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Randomly draw elements from an object in R?

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In this article, you’ll learn how to draw elements randomly from an object in R. We will also be creating objects with random values all this using just one function sample()

sample takes a sample of the specified size from the elements of x using either with or without replacement.

Usage

> sample(x, size, replace = FALSE, prob = NULL)

> sample.int(n, size = n, replace = FALSE, prob = NULL,
           useHash = (!replace && is.null(prob) && size <= n/2 && n > 1e7))

Arguments

ValueDescription
xeither a vector of one or more elements from which to choose, or a positive integer. See ‘Details.’
na positive number, the number of items to choose from. See ‘Details.’
sizea non-negative- integer giving the number of items to choose.
replaceshould sampling be with replacement?
proba vector of probability weights for obtaining the elements of the vector being sampled.
useHashlogical indicating if the hash-version of the algorithm should be used. Can only be used for replace = FALSEprob = NULL, and size <= n/2, and really should be used for large n, as useHash=FALSE will use memory proportional to n.

Details

If x has length 1, is numeric (in the sense of is.numeric) and x >= 1, sampling via sample takes place from 1:xNote that this convenience feature may lead to undesired behaviour when x is of varying length in calls such as sample(x). See the examples.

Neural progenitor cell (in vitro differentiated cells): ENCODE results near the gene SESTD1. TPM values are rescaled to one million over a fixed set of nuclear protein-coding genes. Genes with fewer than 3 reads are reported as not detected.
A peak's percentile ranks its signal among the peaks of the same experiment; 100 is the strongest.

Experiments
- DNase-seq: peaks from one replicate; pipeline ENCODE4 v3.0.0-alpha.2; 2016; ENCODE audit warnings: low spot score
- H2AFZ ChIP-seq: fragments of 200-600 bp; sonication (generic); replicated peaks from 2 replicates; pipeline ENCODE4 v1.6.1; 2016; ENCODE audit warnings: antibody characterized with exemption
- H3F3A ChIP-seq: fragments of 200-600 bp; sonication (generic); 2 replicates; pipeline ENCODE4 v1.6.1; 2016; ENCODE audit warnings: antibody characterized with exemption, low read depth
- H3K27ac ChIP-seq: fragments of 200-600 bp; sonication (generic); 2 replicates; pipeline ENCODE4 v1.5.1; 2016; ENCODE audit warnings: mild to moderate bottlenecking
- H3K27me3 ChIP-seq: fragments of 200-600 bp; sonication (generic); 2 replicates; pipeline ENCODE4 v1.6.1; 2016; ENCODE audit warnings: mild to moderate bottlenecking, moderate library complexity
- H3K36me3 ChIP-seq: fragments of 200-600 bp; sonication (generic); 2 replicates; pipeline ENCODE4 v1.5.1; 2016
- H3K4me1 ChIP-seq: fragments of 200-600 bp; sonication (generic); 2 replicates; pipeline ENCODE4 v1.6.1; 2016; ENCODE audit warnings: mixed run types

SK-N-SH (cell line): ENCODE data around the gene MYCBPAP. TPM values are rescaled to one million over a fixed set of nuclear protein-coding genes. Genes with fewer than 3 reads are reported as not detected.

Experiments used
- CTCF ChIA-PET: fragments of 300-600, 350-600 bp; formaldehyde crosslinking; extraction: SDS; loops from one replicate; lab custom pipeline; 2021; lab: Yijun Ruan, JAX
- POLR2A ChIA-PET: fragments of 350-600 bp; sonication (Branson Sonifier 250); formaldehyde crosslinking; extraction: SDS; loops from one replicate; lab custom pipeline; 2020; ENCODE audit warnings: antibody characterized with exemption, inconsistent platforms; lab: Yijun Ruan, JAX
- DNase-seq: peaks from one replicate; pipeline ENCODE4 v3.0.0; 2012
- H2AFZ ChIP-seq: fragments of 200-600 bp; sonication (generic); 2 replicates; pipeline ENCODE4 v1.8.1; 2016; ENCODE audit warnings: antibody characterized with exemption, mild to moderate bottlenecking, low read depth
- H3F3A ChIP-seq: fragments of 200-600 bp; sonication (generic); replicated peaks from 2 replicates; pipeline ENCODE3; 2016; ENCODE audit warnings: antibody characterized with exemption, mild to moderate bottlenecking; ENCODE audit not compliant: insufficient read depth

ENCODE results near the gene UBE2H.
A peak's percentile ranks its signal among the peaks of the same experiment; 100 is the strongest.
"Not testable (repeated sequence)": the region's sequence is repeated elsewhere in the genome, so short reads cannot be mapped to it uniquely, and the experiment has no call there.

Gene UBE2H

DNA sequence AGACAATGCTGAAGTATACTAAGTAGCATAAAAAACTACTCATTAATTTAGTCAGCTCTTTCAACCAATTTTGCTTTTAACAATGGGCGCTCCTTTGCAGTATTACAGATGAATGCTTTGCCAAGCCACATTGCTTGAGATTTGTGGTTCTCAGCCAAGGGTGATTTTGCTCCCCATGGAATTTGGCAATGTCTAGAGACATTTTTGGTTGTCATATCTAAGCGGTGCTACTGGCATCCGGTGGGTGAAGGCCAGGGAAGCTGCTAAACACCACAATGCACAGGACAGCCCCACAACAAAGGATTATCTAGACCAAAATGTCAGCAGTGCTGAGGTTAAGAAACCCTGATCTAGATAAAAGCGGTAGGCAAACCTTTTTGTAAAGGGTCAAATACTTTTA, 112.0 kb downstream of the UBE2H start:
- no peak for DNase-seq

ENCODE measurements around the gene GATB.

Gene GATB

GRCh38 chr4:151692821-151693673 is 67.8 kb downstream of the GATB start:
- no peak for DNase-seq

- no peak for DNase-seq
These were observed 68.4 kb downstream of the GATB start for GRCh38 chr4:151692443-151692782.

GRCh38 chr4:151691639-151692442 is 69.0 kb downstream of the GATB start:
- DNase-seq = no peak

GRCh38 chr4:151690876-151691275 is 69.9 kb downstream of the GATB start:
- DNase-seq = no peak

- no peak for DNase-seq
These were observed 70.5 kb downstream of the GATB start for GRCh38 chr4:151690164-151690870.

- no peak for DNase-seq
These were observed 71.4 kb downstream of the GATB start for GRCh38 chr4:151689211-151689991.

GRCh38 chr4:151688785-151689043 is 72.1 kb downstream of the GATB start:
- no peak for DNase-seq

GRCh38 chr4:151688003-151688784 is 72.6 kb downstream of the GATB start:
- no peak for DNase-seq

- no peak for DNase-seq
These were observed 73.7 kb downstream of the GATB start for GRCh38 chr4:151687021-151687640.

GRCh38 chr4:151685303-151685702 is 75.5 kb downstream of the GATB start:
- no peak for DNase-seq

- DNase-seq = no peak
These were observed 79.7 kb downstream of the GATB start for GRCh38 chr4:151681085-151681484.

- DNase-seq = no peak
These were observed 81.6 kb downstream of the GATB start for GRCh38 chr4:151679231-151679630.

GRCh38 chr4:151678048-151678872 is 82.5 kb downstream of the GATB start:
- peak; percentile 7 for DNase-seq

Otherwise x can be any R object for which length and subsetting by integers make sense: S3 or S4 methods for these operations will be dispatched as appropriate.

For sample the default for size is the number of items inferred from the first argument, so that sample(x) generates a random permutation of the elements of x (or 1:x).

It is allowed to ask for size = 0 samples with n = 0 or a length-zero x, but otherwise n > 0 or positive length(x) is required.

Non-integer positive numerical values of n or x will be truncated to the next smallest integer, which has to be no larger than .Machine$integer.max.

The optional prob argument can be used to give a vector of weights for obtaining the elements of the vector being sampled. They need not sum to one, but they should be non-negative and not all zero. If replace is true, Walker’s alias method (Ripley, 1987) is used when there are more than 200 reasonably probable values: this gives results incompatible with those from R < 2.2.0.

If replace is false, these probabilities are applied sequentially, that is the probability of choosing the next item is proportional to the weights amongst the remaining items. The number of nonzero weights must be at least size in this case.

sample.int is a bare interface in which both n and size must be supplied as integers.

Argument n can be larger than the largest integer of type integer, up to the largest representable integer in type double.

To draw elements randomly

We first need an object with random values so that we can draw elements from it. And we will be doing this with the help of sample() function.

# Creating a vector of 10 elements.
# Set seed to get the same random values every time.
> set.seed(100)
> x <- sample(1:100, size = 10)
> x
 [1] 74 89 78 23 86 70  4 55 95  7

Now to draw elements randomly from the vector.

# to get one random value from x
> sample(x, 1)
[1] 4

# to get three random values from x
> sample(x, 3)
[1] 89 95  7

Conslusion

Hence, we saw how to draw elements randomly from an object and also about the sample() function with its details and how to use it along with the examples.

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